I’m hoping that there is a way for both sides, a genocidal and dictatorial military and a genocidal Nobel Peace Prize Winner, can both lose as a result of the military seizing power in Myanmar.
Last time around, Aung San Suu Kyi had the support of human rights activists everywhere, but after years of her enthusiastic support for the genocide of the Rohingya, the blush is off the rose.
One hopes that whatever happens, that the end result will be a true multiparty democracy where all of its citizens, including the Rohingya, can fully and freely participate:
Myanmar’s military said Monday that it took control of the country and declared a state of emergency for a year, after detaining civilian leader Aung San Suu Kyi and other leaders of her ruling National League for Democracy (NLD) in a predawn operation, staging a coup against the democratically elected government.
The raids came hours before a new session of parliament was scheduled to open and members who won the November elections were set to take their seats. Suu Kyi’s NLD won those elections in a landslide, capturing 396 out of 476 seats. It was Myanmar’s second democratic election since the country’s fragile transition from military rule to democracy.
Several hours after the raids, the military in a television broadcast said that a state of emergency had been declared in Myanmar and that power would be transferred to the commander in chief, Min Aung Hlaing. Myint Swe, a former general and the military-backed vice president, will become the president, the broadcast added.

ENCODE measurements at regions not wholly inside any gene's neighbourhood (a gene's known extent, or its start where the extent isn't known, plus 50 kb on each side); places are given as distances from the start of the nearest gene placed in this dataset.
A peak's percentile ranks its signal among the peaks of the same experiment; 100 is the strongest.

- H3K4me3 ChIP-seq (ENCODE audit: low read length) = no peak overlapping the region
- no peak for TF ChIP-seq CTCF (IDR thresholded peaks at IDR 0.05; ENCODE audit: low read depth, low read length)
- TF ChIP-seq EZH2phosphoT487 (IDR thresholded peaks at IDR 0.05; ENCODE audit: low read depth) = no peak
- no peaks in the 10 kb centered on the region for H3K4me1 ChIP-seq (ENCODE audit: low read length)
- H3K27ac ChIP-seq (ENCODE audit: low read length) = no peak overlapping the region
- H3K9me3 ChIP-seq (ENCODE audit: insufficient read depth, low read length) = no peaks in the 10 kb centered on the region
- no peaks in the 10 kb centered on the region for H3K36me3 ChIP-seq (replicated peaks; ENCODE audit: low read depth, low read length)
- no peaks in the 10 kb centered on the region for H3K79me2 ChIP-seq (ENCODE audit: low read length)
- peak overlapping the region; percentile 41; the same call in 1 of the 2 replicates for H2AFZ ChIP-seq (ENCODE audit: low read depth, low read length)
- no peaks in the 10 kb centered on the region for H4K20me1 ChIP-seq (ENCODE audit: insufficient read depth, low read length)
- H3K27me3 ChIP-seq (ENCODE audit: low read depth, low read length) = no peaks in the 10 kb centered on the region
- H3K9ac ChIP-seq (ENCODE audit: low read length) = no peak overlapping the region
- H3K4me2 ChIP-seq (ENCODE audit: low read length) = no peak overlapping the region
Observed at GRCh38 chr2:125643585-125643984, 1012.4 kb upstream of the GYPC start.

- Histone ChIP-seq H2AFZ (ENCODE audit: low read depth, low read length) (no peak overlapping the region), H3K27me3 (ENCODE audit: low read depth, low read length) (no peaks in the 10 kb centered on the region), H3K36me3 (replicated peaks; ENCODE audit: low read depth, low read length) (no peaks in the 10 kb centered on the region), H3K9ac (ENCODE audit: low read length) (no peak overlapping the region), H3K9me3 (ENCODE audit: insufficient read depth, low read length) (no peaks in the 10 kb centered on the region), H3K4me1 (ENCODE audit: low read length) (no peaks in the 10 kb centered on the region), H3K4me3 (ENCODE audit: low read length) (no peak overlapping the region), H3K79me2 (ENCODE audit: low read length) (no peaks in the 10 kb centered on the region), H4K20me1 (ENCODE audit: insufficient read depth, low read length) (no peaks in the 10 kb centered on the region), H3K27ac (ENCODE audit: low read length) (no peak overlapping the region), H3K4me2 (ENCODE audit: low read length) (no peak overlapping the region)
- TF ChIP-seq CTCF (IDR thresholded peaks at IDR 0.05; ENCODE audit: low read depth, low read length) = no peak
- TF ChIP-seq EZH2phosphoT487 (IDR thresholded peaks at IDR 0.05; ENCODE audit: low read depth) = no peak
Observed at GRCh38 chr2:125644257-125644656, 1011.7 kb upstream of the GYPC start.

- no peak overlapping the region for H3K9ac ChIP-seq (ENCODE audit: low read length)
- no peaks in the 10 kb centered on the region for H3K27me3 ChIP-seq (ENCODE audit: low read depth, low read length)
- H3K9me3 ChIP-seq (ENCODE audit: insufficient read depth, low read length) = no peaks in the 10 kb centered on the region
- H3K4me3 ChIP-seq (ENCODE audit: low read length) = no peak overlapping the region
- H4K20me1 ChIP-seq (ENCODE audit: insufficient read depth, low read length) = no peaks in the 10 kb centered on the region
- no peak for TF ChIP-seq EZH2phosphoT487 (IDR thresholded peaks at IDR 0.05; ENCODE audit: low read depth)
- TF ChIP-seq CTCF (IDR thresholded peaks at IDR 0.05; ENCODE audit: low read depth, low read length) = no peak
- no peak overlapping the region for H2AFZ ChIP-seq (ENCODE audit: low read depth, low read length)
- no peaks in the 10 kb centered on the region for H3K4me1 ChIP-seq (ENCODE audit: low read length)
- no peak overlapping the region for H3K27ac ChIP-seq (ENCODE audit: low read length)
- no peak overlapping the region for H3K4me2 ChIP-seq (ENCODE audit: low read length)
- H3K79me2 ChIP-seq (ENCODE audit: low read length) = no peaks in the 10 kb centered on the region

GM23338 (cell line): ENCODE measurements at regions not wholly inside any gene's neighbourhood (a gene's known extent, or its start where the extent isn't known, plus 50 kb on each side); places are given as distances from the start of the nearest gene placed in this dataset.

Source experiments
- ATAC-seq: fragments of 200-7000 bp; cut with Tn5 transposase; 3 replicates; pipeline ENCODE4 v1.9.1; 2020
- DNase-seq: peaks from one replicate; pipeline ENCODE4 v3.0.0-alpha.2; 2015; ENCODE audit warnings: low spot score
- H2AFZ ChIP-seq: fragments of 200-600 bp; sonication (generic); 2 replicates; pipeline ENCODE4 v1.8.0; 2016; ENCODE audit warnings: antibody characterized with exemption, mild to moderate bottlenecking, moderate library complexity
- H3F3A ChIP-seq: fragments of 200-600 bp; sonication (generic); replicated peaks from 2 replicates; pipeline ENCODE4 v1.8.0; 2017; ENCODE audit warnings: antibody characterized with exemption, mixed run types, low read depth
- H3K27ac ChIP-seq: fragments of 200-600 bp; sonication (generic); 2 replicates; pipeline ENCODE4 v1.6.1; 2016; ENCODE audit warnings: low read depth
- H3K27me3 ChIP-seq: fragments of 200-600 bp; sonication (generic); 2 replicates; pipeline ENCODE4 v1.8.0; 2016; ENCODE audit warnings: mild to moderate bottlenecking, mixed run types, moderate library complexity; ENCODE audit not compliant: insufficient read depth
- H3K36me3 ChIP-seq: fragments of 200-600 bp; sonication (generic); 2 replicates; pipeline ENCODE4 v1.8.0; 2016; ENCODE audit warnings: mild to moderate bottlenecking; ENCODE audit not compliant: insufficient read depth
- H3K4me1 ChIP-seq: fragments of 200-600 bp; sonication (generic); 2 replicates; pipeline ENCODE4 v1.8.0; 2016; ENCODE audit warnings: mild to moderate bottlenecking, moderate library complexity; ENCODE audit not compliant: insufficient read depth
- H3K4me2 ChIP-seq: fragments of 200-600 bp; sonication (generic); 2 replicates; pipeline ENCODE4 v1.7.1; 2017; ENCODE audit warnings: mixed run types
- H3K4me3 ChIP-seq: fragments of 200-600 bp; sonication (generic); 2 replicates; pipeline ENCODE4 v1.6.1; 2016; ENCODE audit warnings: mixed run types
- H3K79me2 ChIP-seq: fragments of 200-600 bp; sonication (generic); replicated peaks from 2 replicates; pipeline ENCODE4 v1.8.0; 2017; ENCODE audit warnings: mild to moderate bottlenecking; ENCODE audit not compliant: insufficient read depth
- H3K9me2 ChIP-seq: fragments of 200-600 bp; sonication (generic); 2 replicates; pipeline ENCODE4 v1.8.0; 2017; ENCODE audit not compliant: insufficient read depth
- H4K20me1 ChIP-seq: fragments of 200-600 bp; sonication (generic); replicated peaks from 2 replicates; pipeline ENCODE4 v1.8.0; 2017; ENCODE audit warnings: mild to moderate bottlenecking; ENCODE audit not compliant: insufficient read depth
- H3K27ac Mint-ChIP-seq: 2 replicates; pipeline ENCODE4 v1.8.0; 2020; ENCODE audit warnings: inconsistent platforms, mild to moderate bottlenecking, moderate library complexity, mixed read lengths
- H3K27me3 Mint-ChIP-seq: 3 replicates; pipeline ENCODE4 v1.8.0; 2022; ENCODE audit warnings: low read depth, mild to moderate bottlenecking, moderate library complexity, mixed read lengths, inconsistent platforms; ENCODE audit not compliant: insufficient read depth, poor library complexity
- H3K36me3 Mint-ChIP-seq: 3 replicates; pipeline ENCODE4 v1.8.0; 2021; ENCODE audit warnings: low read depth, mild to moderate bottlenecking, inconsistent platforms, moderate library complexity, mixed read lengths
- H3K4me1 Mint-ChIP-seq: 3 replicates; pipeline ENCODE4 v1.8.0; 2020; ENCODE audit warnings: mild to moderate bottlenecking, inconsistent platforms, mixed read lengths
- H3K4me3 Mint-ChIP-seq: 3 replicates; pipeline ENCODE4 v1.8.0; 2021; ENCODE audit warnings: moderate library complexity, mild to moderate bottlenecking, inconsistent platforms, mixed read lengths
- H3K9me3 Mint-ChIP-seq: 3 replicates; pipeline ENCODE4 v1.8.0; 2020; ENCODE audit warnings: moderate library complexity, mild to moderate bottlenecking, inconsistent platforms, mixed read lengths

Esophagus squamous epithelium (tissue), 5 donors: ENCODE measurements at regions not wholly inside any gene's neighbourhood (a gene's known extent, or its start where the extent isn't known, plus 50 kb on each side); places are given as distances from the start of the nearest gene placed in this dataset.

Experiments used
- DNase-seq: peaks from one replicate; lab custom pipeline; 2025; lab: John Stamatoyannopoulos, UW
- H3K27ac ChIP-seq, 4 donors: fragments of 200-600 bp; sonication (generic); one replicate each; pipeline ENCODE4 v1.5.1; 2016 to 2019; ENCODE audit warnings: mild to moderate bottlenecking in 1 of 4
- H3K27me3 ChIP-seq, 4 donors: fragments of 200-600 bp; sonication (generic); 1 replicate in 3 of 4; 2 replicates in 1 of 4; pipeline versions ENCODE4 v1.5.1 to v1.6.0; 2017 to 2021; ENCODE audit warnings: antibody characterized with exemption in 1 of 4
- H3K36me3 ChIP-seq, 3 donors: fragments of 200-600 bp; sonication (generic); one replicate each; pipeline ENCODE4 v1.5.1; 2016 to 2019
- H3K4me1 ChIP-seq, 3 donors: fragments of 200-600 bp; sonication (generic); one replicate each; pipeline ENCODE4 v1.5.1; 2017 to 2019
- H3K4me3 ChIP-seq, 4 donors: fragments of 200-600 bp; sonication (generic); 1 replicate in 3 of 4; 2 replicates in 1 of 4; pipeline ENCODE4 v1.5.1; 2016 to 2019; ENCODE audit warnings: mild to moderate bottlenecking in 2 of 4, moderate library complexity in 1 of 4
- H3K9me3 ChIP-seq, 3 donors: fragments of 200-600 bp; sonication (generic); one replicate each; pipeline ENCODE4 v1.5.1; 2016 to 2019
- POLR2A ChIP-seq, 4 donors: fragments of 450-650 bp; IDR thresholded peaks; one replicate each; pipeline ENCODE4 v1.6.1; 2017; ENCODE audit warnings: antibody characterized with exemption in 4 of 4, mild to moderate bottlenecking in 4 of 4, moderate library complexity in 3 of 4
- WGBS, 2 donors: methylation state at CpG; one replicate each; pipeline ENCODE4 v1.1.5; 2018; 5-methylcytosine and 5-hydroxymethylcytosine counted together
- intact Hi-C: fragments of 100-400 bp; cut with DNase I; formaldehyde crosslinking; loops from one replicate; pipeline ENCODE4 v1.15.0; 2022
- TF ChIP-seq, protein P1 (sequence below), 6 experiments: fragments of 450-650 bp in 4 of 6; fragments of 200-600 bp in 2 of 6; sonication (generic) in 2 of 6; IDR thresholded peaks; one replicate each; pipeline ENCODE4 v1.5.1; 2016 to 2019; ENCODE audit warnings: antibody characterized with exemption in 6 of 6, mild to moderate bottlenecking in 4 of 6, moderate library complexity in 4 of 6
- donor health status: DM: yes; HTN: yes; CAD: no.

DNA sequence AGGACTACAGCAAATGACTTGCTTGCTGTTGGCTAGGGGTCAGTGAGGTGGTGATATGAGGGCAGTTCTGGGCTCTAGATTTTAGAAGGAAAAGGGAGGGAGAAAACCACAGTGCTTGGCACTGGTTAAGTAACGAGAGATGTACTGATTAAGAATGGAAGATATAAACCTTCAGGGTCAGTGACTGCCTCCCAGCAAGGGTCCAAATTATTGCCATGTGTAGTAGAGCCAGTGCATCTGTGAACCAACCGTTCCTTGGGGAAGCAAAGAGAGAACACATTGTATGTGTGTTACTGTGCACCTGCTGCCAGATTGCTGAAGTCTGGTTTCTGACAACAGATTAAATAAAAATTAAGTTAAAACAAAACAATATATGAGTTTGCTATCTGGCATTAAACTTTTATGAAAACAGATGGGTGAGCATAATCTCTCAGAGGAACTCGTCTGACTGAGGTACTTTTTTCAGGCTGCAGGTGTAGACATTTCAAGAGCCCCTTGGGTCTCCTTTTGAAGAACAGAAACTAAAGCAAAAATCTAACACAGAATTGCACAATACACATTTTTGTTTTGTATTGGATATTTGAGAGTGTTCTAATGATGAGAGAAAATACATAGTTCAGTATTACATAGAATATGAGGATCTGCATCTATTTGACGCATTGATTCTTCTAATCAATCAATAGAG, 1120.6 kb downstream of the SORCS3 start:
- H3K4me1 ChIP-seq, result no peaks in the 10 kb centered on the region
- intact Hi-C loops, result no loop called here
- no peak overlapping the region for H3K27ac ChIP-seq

The sweep also included other prominent democracy activists who have been fighting against military rule for decades, leaders of other political parties and NLD lawmakers, according to social media posts and news reports.
Suu Kyi spent 15 years under house arrest before her release in November 2010, and won the Nobel Peace Prize in 1991 for her resistance to military rule. The military-drafted constitution prevents her from leading Myanmar as president, but she is unequivocally the nation’s leader, revered as a deity, and rules through proxies. The military-drafted constitution also allows the army to step in in a situation that may “disintegrate” the country and national solidarity.
Since taking power, though, she has disappointed old allies in the West, particularly for defending Myanmar — and its military in particular — against charges of genocide over the persecution of the Rohingya ethnic minority. Suu Kyi has in recent years moved closer toward powers such as China and India, and grown increasingly estranged from countries such as the United States and Britain, which once led advocacy efforts to get her released from house arrest.
She is up there with Henry Kissinger, Barack “DronesR Us” Obama, Jimmy “Bought 4 decades of war in Afghanistan” Carter, and Elihu Root (Philippine insurrection) on a list of horrible recipients of the Nobel Peace Prize.
For some reason, I tend to take it personally when people engage in religiously based genocide, and the Junta and Suu Kyi have.